back to article Microsoft open sources MSBuild, aims for cross-platform dev tools

Microsoft’s build engine, MSBuild, has been published as open source on GitHub and will be ported to Linux and the Mac. A build engine is used by developers to compile libraries and applications from source code. Using MSBuild, developers can define the build process in XML files, including pre-processing, compilation and post …

  1. Anonymous Coward
    Anonymous Coward

    if you want a cross platform...

    ...XML based build tool, what's wrong with Ant?

    Could just write a one off conversion tool and be done with it.

    1. boltar Silver badge

      Re: if you want a cross platform...

      "what's wrong with Ant?"

      Over complicated with a large learning curve plus IIRC it depends on having Java installed. These tend not to be attractive attributes in a build tool.

    2. Michael Wojcik Silver badge

      Re: if you want a cross platform...

      What's wrong with ant? Pretty much everything. It's horrible. Ugly, hard to read and write, unnecessary dependencies...

      Mind you, the same is true of MSBuild. And of most build systems. (Take the design disaster that is the original make: Whitespace is significant! The kind of whitespace is significant! Pro tip: when your syntax depends on indistinguishable characters, you've fucked it up.1)

      The reason for using MSBuild for .NET Core projects, as de Icaza explains in the bit the article quoted, is that existing .NET projects already use it.

      1That said, I still use make for my own projects, as it's generally the least of the available evils, and a devil I know well.

  2. sorry, what?
    FAIL

    Plenty of other...

    And better build systems already available away from Windows. The same can be said for IDEs.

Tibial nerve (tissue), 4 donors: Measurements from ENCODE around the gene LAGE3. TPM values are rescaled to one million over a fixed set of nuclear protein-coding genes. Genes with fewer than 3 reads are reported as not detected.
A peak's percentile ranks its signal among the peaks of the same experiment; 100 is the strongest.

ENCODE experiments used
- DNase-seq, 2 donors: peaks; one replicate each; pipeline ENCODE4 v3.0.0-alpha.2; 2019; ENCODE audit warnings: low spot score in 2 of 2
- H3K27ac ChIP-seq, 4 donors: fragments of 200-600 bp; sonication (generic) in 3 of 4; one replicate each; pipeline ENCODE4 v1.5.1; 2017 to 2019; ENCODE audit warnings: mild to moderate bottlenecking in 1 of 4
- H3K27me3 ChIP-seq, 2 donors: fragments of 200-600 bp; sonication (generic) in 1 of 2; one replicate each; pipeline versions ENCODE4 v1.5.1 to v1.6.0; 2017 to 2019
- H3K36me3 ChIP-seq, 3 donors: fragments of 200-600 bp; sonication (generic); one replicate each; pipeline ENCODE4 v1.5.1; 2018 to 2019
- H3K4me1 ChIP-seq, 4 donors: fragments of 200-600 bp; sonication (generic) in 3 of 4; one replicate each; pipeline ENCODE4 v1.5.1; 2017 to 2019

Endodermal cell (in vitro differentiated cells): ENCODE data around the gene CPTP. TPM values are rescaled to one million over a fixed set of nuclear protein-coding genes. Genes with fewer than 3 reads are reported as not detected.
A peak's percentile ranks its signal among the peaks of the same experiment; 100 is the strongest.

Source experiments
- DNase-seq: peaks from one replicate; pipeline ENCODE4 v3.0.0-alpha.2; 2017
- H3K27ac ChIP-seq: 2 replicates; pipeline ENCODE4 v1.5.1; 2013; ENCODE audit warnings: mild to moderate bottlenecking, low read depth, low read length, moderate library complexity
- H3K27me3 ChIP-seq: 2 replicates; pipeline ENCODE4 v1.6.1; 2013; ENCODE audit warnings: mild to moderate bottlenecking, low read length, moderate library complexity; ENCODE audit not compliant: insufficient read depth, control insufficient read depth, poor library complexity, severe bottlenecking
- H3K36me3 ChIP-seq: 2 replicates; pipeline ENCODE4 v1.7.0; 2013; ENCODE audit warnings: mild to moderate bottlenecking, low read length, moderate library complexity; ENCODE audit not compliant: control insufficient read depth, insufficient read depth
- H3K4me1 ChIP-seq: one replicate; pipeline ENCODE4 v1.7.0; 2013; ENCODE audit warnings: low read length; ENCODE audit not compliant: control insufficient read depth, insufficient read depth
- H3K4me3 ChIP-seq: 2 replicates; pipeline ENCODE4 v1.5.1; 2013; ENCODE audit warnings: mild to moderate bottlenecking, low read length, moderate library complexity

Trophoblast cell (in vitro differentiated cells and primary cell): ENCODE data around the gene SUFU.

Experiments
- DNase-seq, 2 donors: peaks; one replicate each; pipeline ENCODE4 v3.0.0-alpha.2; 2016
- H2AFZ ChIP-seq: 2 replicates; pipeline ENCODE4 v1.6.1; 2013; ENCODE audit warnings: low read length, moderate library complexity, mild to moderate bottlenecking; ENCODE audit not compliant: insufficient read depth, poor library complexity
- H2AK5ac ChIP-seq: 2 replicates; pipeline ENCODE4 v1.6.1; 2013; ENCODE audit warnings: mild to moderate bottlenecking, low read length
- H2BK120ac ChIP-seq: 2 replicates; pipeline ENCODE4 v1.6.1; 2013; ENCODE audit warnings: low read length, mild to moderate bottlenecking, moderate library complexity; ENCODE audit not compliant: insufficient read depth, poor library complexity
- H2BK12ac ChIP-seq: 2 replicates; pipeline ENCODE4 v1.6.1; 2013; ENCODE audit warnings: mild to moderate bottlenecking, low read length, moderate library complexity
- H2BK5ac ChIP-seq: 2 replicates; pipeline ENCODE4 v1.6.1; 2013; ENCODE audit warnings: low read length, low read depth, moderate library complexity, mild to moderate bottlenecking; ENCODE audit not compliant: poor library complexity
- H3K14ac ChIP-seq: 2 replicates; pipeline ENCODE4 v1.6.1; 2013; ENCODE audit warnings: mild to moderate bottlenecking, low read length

1. druck Silver badge

      Re: Plenty of other...

      MonoDevelop has always worked for me when porting C# projects from Windows.

  3. This post has been deleted by its author

  4. Voland's right hand Silver badge

    Ugh...

    Another one... If Maven was not enough (the first thing that comes to my mind when I think of XML controlled build systems).

    1. Deltics

      Re: Ugh...

      The first thing that comes to mind when I think of XML controlled build systems is ... WHY ?

      XML should be taken outside for a short conversation with a high calibre weapon.

    2. Michael Wojcik Silver badge

      Re: Ugh...

      And Maven is probably the best least bad of the bunch.

  5. Ken Hagan Gold badge

    Now might a good moment to point out that parser generators have been available for longer than I have, so there's really no excuse for using XML for anything intended to be written or maintained by a human being.

    1. sorry, what?

      Parsen me... drifting off topic... but

      The benefit of XML is that a schema can be readily described and applied by general purpose XML editors. Even better, CSS can be applied to provide visual editors (look at the brilliant oXygen XML Editor and how it supports things like docbook etc. in a configurable way, providing a schema adaptable wysiwyg editor).

      1. Deltics

        Re: Parsen me... drifting off topic... but

        Check the history of XML. That's not a benefit, it's a consequence.